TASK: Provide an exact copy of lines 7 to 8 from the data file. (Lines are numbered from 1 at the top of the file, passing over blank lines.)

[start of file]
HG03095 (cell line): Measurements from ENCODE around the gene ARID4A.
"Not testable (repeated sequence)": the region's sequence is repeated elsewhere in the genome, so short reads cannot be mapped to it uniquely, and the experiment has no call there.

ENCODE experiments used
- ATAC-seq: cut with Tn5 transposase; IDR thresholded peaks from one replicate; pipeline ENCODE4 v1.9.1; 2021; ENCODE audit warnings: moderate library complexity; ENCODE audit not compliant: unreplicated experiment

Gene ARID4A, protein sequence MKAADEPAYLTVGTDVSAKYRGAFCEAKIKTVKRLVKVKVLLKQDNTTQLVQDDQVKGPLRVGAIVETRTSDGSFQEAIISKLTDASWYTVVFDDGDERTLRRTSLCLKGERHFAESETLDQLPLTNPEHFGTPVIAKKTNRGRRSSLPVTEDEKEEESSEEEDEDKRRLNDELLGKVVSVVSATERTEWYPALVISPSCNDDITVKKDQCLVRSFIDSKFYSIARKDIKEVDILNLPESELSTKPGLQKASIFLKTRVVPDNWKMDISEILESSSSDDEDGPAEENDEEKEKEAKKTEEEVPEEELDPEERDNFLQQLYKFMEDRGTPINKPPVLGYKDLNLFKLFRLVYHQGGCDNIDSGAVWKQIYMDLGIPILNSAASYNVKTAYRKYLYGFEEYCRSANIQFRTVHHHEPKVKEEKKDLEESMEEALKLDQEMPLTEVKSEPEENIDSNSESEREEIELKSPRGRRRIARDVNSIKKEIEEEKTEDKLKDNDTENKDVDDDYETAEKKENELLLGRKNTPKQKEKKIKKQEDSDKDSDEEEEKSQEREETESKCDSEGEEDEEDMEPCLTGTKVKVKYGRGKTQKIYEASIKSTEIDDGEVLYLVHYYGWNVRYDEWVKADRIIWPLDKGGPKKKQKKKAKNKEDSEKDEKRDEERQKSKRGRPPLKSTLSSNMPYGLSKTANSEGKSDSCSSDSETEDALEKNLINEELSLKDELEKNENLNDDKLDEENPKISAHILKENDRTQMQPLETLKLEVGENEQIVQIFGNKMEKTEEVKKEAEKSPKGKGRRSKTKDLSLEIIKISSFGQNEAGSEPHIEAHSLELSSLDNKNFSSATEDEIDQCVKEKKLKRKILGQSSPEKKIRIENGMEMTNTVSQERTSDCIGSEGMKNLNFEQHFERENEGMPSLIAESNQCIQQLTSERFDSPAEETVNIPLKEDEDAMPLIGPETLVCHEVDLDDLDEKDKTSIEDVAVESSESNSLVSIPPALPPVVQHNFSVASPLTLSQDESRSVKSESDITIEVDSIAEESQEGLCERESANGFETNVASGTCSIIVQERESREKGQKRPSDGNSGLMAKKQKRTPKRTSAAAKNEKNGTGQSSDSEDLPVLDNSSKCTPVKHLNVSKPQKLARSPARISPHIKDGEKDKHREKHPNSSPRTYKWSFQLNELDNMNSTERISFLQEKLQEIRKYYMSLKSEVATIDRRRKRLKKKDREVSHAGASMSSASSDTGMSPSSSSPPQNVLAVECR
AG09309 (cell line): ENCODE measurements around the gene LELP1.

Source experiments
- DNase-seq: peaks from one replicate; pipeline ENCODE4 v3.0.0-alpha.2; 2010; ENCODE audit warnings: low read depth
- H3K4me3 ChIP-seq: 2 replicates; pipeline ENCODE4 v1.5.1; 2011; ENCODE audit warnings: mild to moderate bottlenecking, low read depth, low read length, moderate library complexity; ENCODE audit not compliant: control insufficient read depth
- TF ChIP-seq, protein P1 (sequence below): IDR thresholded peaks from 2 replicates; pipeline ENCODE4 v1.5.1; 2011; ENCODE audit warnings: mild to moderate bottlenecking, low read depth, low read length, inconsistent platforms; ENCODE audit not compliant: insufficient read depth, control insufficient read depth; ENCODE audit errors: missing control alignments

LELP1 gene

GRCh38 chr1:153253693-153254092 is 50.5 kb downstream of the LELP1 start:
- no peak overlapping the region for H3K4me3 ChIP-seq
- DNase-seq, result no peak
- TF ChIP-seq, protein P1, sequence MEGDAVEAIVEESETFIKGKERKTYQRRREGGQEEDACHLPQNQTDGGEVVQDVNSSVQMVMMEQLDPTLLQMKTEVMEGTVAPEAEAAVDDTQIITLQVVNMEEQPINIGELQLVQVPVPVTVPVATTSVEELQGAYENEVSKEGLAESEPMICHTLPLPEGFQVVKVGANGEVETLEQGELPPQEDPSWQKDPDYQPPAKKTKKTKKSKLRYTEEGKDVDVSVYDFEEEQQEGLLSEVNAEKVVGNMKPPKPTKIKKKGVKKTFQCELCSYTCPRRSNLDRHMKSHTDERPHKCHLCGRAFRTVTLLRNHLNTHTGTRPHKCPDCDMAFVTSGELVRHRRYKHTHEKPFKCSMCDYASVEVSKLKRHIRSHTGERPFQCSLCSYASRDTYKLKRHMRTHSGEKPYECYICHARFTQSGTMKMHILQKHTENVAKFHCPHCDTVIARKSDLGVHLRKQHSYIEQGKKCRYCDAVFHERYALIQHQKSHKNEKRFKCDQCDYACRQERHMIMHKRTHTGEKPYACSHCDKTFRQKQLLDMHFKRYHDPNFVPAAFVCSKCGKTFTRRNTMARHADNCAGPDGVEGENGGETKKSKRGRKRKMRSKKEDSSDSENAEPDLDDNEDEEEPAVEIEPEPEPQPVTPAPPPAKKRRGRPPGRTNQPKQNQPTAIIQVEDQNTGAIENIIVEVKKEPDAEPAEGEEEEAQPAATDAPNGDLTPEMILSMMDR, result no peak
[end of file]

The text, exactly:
Source experiments
- DNase-seq: peaks from one replicate; pipeline ENCODE4 v3.0.0-alpha.2; 2010; ENCODE audit warnings: low read depth